Debt Settlement Companies-Beware!!! I meet with many people who fall victim to the debt settlement company scam. For those of you who aren’t that familiar with what debt settlement companies do, I’ll explain, but I think it’s helpful to have some background first.
Dealing with debt and creditors is a very stressful process. People who have too much debt often feel as if they have no options. Creditors are very difficult to deal with, and debt is scary. Debt settlement companies, and other companies like them (to be addressed in future posts), prey on that stress and fear and offer a “seems too good to be true” solution to dealing with that debt. Well, folks, the old adage holds true -when something seems too good to be true, it usually is. In this case, it definitely is.
Debt settlement companies, sometimes posing as law firms, or actual law firms, offer to help someone settle their debt, i.e. pay to their creditors a total of much less than what’s owed, in exchange for a hefty fee. Usually, these companies will promise to settle debt for approximately 60% of the total balance owed, i.e. if someone owes $5,000 on a credit card, the debt settlement company will get that credit card company to agree to take $3,000 as payment in full on the account, instead of $5,000. Sounds good, right? Wrong.
The debt settlement company will then offer the customer a payment plan on that $3,000. The customer makes monthly payments to the debt settlement company, the company then takes their fee and puts the remaining payment into a savings account until $3,000 has been saved to make the settlement offer to the credit card company. The debt settlement company offers a 4 or 5 year payment plan to the customer to save that $3,000. Sounds even better, right? Wrong. I can’t begin to give all the details of why it’s wrong, but I’ll touch on the most important ones here:
1) If a creditor agrees to settle, like in the example above, for 60% 0f the balance, by the time the $3,000 is saved up over 4 or 5 years, the balance on the credit card will be substantially higher than $5,000, and therefore $3,000 is no longer 60% of the current balance. The customer is caught in a never-ending cycle of failure.
2) Creditors won’t wait 4 or 5 years for their money, unless they are receiving the money through a Ch. 13 bankruptcy and are therefore forced to wait by law. If no bankruptcy is involved, creditors will most likely sue customers much earlier than 4 or 5 years down the line, and then collect on the judgments they get, putting customers at risk of wage-garnishment, loss of property, etc. Judgments are scary. Customers need to avoid them, and debt settlement companies, regardless of their promises DO NOT help customers avoid judgments. A judgment is a court order that states the customer owes a certain amount of money to the creditor. If that’s true and the money is owed, how is the debt settlement company going to help the customer get out of that one? They’re not. Point made.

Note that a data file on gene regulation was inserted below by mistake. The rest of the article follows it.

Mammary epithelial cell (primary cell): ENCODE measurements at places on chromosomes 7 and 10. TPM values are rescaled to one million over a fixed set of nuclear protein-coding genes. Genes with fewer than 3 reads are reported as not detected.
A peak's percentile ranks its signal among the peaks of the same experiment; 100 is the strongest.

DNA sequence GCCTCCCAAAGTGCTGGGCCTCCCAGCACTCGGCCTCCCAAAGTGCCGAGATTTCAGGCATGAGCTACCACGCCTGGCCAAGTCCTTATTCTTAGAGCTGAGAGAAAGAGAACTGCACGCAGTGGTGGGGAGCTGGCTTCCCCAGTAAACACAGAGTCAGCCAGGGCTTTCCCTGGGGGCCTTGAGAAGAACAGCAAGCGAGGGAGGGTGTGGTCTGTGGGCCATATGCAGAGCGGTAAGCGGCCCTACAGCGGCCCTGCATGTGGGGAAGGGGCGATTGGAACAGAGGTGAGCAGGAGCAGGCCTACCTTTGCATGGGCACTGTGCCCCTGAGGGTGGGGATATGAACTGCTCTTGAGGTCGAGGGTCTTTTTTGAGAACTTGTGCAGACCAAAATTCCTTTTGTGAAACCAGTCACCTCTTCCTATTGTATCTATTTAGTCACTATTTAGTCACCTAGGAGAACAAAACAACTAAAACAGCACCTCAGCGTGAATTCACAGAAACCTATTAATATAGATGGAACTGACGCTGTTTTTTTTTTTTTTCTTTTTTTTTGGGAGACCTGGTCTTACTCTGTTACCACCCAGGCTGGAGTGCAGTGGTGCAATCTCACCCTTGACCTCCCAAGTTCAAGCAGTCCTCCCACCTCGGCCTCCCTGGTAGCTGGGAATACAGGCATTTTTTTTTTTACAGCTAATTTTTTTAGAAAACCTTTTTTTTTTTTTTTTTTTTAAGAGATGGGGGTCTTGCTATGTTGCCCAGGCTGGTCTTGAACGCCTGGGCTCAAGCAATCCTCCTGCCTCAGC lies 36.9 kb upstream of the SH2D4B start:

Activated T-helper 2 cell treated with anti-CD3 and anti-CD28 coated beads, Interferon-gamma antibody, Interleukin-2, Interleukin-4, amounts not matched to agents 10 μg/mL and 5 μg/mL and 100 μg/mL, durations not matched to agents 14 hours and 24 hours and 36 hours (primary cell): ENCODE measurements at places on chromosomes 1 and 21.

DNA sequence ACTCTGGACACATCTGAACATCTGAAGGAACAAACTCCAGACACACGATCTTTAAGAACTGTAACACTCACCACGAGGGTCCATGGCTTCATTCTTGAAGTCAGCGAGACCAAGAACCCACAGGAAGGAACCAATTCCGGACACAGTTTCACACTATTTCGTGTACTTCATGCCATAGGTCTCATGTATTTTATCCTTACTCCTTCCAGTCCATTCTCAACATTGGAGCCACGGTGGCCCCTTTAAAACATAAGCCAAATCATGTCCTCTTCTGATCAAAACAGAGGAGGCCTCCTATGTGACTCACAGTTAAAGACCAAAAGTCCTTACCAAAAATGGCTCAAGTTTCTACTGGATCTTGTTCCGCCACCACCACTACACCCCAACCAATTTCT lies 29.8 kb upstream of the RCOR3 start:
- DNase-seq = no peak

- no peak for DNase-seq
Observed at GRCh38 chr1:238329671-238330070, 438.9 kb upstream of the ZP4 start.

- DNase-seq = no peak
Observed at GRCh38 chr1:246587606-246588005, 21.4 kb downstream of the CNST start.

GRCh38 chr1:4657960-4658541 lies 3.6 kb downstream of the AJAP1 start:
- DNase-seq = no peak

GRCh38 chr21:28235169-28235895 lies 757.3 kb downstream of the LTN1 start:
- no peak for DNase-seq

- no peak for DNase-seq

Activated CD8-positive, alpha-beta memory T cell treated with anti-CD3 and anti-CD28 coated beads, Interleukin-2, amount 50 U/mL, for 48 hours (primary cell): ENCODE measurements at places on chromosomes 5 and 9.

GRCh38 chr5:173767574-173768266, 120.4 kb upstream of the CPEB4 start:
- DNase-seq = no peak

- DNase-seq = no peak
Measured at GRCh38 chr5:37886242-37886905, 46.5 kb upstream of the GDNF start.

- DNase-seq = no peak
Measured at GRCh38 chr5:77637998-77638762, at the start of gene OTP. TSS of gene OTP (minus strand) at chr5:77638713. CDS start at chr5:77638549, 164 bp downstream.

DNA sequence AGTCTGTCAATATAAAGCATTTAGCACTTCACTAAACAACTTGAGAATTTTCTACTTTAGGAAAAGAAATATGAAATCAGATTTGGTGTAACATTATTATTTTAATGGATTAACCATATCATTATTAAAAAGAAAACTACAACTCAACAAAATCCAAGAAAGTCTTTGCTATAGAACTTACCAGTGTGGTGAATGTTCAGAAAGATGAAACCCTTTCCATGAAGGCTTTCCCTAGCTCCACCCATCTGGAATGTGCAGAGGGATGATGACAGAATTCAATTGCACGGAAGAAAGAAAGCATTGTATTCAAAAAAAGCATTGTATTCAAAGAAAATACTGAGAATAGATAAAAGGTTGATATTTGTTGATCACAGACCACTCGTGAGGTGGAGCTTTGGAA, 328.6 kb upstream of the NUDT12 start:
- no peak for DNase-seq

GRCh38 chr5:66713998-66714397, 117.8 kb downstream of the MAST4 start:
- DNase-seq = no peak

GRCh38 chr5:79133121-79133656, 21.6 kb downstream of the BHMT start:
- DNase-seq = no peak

3) Creditors hate debt settlement companies and often have internal policies forbidding account agents to work with them. Creditors would much rather deal with the individual customer directly than with a third party. The lesson learned here? Don’t try to browbeat a creditor into accepting a settlement or payment plan. It won’t work.
4) Creditors normally won’t settle a debt for less than the full amount owed unless a customer can make the payment (i.e. $3,000 in the example above) for the settled amount within 30 days from settlement. Certain accounting rules the creditors have to follow require this. Funny how the debt settlement company doesn’t mention this, huh?
5) Settling a debt for less than the full amount owed can have serious tax consequences for a customer. When someone settles a debt, the creditor is required by the IRS to send the customer a 1099 for the amount the customer didn’t pay (in the example above, the remaining 40% of the balance). This amount is considered taxable income to the customer. Again, debt settlement companies don’t tend to mention this.
6) Debt settlement companies charge ridiculous fees for their services, essentially, for something a customer could do him/herself . Further, the companies take their fees before allowing a customer to save for settlement, so often a customer has been making monthly payments for 6 or 7 months to a debt settlement company, and all that money has gone toward the company’s fees, and none is saved to give to the creditors. This practice has the FTC watching these companies closely and closing them down when appropriate.
Overall, again, dealing with debt can be a very stressful matter, but consumer shouldn’t dig themselves into a deeper hole than where they started. If you find yourself dealing with too much debt, contact a licensed attorney in your area or other financial professional who gan give you the information and guidance you need. Debt settlement (and bankruptcy) can be a very helpful and useful solution when done with care and full knowledge of the process. Not all debt settlement companies are scams, but be very careful. Take control of your debt, don’t fall victim to it!
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